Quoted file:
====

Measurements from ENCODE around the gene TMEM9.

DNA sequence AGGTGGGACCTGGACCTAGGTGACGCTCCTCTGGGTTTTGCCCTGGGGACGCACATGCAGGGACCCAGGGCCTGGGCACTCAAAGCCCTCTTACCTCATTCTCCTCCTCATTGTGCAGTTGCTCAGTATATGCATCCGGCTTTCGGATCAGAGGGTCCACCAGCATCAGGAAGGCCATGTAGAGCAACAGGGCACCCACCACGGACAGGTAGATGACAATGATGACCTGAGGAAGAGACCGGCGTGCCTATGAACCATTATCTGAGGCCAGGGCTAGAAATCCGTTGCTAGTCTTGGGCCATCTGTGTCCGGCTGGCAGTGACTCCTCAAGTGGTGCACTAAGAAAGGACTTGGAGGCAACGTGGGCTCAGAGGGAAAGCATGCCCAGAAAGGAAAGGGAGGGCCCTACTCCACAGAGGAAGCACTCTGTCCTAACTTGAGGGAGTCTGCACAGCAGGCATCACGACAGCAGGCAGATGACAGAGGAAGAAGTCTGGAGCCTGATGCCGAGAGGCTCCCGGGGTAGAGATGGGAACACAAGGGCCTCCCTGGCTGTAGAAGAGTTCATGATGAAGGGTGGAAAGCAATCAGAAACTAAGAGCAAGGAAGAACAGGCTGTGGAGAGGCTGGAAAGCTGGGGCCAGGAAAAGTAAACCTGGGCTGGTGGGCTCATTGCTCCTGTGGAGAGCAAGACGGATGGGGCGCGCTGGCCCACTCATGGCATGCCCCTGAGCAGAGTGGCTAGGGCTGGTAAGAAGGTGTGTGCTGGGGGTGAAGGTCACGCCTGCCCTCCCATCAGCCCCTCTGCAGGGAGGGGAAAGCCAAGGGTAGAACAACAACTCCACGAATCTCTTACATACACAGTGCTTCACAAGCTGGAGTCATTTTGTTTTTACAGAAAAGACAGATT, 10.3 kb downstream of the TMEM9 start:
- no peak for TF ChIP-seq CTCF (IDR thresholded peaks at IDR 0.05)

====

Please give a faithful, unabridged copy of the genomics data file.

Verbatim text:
Measurements from ENCODE around the gene TMEM9.

DNA sequence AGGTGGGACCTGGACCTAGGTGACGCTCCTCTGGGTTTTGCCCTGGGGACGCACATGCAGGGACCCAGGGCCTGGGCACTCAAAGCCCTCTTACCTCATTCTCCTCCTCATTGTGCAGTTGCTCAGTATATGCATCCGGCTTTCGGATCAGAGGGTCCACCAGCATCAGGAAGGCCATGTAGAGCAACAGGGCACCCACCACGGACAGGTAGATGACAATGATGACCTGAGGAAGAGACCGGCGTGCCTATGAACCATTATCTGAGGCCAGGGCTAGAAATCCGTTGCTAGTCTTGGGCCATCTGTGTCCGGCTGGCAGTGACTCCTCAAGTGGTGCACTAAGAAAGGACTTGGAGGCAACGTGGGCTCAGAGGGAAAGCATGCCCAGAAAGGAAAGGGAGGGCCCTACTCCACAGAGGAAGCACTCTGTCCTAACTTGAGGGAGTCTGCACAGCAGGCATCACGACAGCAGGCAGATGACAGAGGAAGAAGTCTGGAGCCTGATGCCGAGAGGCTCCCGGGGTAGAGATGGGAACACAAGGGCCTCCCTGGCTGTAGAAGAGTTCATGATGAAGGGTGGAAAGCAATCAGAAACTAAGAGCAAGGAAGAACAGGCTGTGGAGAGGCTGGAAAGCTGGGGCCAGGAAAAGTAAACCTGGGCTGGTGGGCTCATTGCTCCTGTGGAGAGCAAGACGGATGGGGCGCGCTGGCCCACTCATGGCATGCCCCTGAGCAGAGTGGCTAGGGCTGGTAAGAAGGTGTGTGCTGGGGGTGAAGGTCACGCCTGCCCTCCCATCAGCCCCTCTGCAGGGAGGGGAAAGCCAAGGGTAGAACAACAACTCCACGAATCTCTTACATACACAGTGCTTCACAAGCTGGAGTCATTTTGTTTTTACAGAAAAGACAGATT, 10.3 kb downstream of the TMEM9 start:
- no peak for TF ChIP-seq CTCF (IDR thresholded peaks at IDR 0.05)